The New York Musical Theatre Festival
What, you may ask, is the connection between easy listening and the most infamous of Jesus’s Apostles, who sold out the Son of God for 30 pieces of silver? That’s an excellent question, and one that neither librettist-lyricist Beguelin nor composer Sklar readily answers. But soupy piano spins on songs that sound like they should be more robust and on-the-sleeve emotionalism are the defining characteristics of this piercingly fluffy, listless look at two key New Testament figures and the women who loved them.
The most important of those women being their mothers: the Virgin Mary herself (Jennifer Laura Thompson) and the more obscure Rheba (Barbara Walsh). The point of the show, which has been indistinctly directed by Jeremy Dobrish and nominally choreographed by Dan Knechtges, seems to be that you can tell immediately from meeting these women why the boys’ lives turned out so differently. Mary dotes on Jesus (the mop-headed Doug Kreeger), gently encouraging him in all his pursuits, but Rheba insists that Judas (Nick Blaemire) live up to her vision of the world, as if she’s a First Century Madame Rose and he’s her Louise. In fairness, Rheba has her reasons for thinking Judas might be destined for greatness - the angels visited her a few minutes before they did Mary lo those 33 years ago - but is that a good excuse for living vicariously through her not-so-special son?
That question might have more pull if Judas weren’t presented throughout as the Neville Longbottom to Jesus’s Harry Potter, if Rheba herself were written as more than as a flaming, jealous opportunist, or if the score itself cut deeper than pre-commercial spots in a 1970s TV variety show. Musicals like Jesus Christ Superstar and Godspell use their scores to comment on the contemporary relevance of the Jesus-Judas relationship. Beguelin and Sklar use theirs to traipse between papery, hymn-inspired comic numbers, shallow character writing and, of course, the obligatory Act I gospel finale, all of which only lack sequins and foil-curtain backdrops for the complete telethon effect. There’s nothing necessarily wrong with making marshmallow frivolity of the foundational basis for several major religions, but shouldn’t they offer at least some compensatory insight in exchange?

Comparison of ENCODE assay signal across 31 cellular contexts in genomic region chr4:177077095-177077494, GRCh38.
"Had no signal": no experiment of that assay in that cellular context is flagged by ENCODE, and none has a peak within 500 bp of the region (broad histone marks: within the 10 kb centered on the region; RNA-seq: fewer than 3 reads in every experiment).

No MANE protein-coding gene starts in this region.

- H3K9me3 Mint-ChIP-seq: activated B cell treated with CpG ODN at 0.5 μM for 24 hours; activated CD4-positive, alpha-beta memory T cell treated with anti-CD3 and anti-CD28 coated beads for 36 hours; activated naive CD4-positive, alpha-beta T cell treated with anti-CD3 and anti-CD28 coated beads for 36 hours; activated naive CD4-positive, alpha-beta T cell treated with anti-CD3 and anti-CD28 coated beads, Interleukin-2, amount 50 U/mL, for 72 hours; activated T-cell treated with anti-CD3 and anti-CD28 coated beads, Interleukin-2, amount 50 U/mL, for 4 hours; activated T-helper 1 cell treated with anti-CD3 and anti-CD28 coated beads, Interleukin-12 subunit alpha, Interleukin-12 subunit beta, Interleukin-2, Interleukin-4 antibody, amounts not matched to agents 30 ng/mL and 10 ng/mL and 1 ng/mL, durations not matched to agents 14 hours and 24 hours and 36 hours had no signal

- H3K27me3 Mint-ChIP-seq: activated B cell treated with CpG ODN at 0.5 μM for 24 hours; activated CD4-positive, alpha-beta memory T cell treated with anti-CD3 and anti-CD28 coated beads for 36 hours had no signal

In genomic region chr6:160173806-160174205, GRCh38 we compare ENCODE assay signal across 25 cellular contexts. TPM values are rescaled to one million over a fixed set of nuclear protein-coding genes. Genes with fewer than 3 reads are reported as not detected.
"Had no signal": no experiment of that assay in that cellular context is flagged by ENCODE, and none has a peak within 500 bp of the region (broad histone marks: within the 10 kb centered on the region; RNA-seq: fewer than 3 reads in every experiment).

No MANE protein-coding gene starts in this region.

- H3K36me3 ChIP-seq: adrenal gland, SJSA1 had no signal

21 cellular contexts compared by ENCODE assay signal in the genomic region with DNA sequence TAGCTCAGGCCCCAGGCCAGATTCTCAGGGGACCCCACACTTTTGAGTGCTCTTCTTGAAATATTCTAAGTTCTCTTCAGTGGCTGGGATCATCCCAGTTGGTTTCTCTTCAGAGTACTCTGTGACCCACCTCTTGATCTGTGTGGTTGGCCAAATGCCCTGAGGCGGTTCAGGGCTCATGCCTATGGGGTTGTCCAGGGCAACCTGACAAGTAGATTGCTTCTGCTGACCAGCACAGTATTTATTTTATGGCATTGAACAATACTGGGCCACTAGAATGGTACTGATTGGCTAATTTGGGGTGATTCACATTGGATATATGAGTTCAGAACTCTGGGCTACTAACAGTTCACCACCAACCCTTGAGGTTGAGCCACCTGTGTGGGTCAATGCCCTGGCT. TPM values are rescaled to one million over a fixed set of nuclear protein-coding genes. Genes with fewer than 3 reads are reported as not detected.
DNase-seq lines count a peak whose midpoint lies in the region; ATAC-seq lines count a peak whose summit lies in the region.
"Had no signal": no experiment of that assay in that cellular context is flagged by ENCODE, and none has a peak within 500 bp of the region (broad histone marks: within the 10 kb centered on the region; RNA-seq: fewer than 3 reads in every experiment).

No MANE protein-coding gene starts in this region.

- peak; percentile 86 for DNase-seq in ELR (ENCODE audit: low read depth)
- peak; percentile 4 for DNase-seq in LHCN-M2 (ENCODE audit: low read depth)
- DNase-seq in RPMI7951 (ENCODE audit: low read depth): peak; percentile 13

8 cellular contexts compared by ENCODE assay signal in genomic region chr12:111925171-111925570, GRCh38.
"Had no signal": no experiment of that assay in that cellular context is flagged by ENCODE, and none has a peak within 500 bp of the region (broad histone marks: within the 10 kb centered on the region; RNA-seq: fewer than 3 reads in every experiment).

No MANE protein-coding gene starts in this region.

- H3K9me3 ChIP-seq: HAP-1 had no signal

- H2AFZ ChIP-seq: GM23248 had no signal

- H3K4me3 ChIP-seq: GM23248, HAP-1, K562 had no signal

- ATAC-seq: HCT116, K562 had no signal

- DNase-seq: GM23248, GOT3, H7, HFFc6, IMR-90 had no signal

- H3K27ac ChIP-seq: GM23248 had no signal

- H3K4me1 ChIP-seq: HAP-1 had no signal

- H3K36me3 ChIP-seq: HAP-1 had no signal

Most of the actors reflect the material’s one-dimensionality, giving indecisive performances that torpedo any comedy that may actually be present in the writing. Walsh’s take on Rheba as simply a desperate keep-up-with-the-Joneses sophisticate does not explain this woman’s dastardly drive. She does make something nice of Rheba’s one moment of reflection, “Mary for a Minute,” in which she ponders her brief brush with history, but it’s not enough for us to understand someone this apparently important. If Blaemire makes Judas perhaps a shade dorkier than is absolutely necessary, his work is heartfelt within the character’s relatively limited boundaries. Snelson has her moments, but as much of her character early on is eye candy and much of it later is nondescript look-what-Jesus-did-for-me plot catalyst, there’s not much she can do; the usually wonderful Ann Harada, trapped in the completely extraneous role of Judas’s sister, is even more at sea. Thompson is annoyingly cloying as Mary and Kreeger unconvincingly detached as Jesus - for the foremost figures of one of the world’s chief religious movements, they’re pretty boring.
The only person who isn’t to some degree is Leslie Kritzer. This estimable actress, who’s proven a comic force in roles ranging from Fanny Brice to Patti LuPone to the Valley Girl leader of a sororal Greek chorus, plays the archangel Gabriel to a degree one suspects Beguelin and Sklar didn’t even intend. She creates an entire mythos around Gabriel’s ability to directly or covertly influence others, smiling through her guile and joking through gentle nudges that prod history toward its inevitable destiny, and she does it with manners ranging from ditzy blonde and cunning coquette to stalwart Holy Servant. You never know what her next tactic will be or what vocal or facial expressions she’ll employ to execute it - her takes during the otherwise unremarkable opening number, “The Annunciation,” are priceless, and her singing spectacular in the derivative rave-up “Tell Your Friends” - but you always look forward to finding out.
Judas & Me would make a stronger impression if all of its roles were written and cast with Kritzer-like talents in mind. She may be an unapologetic throwback to the days when personality was all, but when there’s so little verve or originality in a show’s writing, that’s the kind of actor it can never have too many of. One suspects it’s not entirely accidental that Kritzer plays here a character sent from God Himself, but one can’t help but wish she’d descend into something other than The Gospel According to Lawrence Welk.
Judas & Me